One thing to indicate is that while the statistics I researched indicates that the area is primarily homogenous in nature. Perceptual experience, rooted in personal experience, dictates that these metrics do not consider the socio-economic characteristics of the daily visitors of the area which is significant to the neighborhood as it has always had tourist type attractions be it the pier, horse racing, or recreational areas. Today, the primary active spaces are the commercial zones and common areas (beach and parks). One indicator that did allude to this is the fact that only 10 % of the residents living there worked in the area where the other 90% commuted to different parts of the metropolitan. This fact, also alludes to a greater vehicular-centric culture in the city.
The block and streetscape reveal most about the quality of the area in regards to architectural style, walkability, and place-making.
Architecturally, the styles range in both the commercial zones as well as the residential. As mentioned earlier, there is not any real distinction between public and private spaces so a true variety exists often reflecting the age in which the land was acquisitioned. For instance, in one block it would not be uncommon to see a beach bungalow, next to an international style apartments, adjacent to a spanish revival. These structures range from 1-3 story high and vary in upkeep. Commercially, the structures primarily consist of concrete or wood but all tend to have very active frontages with large windows, signages or seating out in front of their store (if they are an eatery). The commercial corridor building rand from 1-2 story high. The commercial building upkeep is okay but noticeably increases in upkeep as it heads west.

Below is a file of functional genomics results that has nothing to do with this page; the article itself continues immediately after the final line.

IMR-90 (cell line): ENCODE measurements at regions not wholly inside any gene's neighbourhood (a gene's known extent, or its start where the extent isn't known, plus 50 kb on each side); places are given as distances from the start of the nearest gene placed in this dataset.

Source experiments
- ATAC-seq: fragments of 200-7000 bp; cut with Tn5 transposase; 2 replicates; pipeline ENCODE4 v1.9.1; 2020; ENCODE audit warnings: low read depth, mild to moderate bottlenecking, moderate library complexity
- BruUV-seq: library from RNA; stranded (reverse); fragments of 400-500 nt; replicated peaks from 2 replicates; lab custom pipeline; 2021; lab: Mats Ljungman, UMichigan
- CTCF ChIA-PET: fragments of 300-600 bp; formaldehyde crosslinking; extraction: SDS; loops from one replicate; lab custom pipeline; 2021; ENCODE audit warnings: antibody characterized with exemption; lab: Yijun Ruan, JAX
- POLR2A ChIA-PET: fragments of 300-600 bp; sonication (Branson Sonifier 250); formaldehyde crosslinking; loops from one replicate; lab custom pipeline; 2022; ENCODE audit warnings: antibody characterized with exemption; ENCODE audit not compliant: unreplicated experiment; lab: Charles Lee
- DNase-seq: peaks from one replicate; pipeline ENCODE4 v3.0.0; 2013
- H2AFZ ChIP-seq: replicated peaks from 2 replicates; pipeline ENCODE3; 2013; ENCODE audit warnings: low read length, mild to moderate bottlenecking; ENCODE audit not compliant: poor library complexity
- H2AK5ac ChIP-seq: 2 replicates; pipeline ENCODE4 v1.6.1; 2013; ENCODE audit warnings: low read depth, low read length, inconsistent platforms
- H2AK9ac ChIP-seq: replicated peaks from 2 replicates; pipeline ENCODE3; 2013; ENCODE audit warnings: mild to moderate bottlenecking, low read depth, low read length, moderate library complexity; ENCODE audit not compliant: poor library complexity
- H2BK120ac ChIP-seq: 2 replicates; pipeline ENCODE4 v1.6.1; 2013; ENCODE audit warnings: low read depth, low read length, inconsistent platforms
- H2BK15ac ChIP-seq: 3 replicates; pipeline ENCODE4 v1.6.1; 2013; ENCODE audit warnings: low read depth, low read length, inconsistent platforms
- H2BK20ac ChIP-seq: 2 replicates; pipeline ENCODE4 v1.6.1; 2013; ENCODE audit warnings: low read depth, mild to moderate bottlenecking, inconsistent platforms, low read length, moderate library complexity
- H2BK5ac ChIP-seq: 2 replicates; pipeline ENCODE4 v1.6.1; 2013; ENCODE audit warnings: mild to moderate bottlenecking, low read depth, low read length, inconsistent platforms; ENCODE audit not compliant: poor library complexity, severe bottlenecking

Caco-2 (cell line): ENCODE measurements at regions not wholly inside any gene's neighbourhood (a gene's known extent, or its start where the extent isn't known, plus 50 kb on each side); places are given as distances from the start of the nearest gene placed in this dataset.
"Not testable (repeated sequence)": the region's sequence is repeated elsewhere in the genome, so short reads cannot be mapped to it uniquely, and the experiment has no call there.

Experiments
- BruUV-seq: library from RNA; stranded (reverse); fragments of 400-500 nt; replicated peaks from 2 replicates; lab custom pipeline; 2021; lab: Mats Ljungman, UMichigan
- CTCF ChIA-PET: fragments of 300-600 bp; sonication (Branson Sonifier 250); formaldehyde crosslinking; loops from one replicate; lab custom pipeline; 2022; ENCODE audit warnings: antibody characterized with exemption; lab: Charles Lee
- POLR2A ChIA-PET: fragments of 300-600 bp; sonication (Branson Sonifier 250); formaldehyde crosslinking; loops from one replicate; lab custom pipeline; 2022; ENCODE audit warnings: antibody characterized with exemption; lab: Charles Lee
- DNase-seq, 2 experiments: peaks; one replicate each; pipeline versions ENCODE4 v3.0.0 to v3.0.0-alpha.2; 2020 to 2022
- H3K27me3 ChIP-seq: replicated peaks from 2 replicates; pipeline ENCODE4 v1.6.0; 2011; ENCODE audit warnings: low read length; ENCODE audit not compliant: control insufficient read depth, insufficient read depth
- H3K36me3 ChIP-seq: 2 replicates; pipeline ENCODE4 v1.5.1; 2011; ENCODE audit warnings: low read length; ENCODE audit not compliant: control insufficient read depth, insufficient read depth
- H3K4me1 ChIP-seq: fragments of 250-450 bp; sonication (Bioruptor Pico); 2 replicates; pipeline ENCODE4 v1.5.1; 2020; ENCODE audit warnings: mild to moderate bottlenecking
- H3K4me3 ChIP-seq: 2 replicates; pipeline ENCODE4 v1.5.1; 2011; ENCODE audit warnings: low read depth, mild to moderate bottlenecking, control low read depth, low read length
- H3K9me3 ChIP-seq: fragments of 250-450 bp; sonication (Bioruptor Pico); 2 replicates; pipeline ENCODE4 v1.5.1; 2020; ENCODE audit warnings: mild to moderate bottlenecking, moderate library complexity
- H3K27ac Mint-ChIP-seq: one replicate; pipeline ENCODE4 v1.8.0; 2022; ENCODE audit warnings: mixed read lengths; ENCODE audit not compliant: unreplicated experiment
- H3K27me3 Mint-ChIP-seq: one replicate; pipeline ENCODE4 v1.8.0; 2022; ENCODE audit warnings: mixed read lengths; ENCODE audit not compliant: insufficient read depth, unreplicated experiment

Street parking exist on almost every path as the presence of parking lots are very limited. As such a person walking has a barrier between vehicular traffic and themselves. As this is an older neighborhood there are also trees planted in regular interval. However, the majority of them are palm trees and do not provide as much shading. There are three primary types of paths that exist in within the grid. There are the residential paths that are essentially four lanes in width (two for parking, two for travel). These are typically low in vehicular traffic and higher in bike ridership. The speed limit is 25 to 30. There are the main cardinal arteries. One type it is a mix of commercial and residential structures and typically consists of wide 6 lanes paths (two for parking, four for car travel) with pedestrian crossing only at the end of the block. There is usually a consistent elevation of the structures, however these typically sit back on the lot and there are voids created by the grass in between structures. The speed limit here it 35. The other artery has a narrower path (four lanes with two for parking), a more densely consistent elevation, and more frequent pedestrian crossings (with traffic lights). While vehicular traffic is allowed on this road the speed limit is reduced to 30. What is so interesting about the two arteries that start as one and divide, but maintain the same direction is that they both have these distinctive qualities.
The Pacific Beach neighborhood has a distinct rhythm of threshold, corridor, and shared destination. The procession into the destination is really what characterizes the neighborhood as at the streetscape level it is visually noticeable that there are not only wealthy people living in the area but it is home to many college students, single professionals and families. Visitors, come in all ages and ethnicities can be seen frequenting the beach area, pier, and recreational spaces.
AIA Communities by Design. “Pacific Beach/Mission Beach SDAT.” Pacific Beach/Mission Beach SDAT (2012): 1-58. Web. <http://www.aia.org/aiaucmp/groups/aia/documents/pdf/aiab102065.pdf>.
Pacific Beach Town Council. “History.” Pacific Beach Town Council. Pacific Beach Town Council, n.d. Web. <http://www.pbtowncouncil.org/about/memories/>.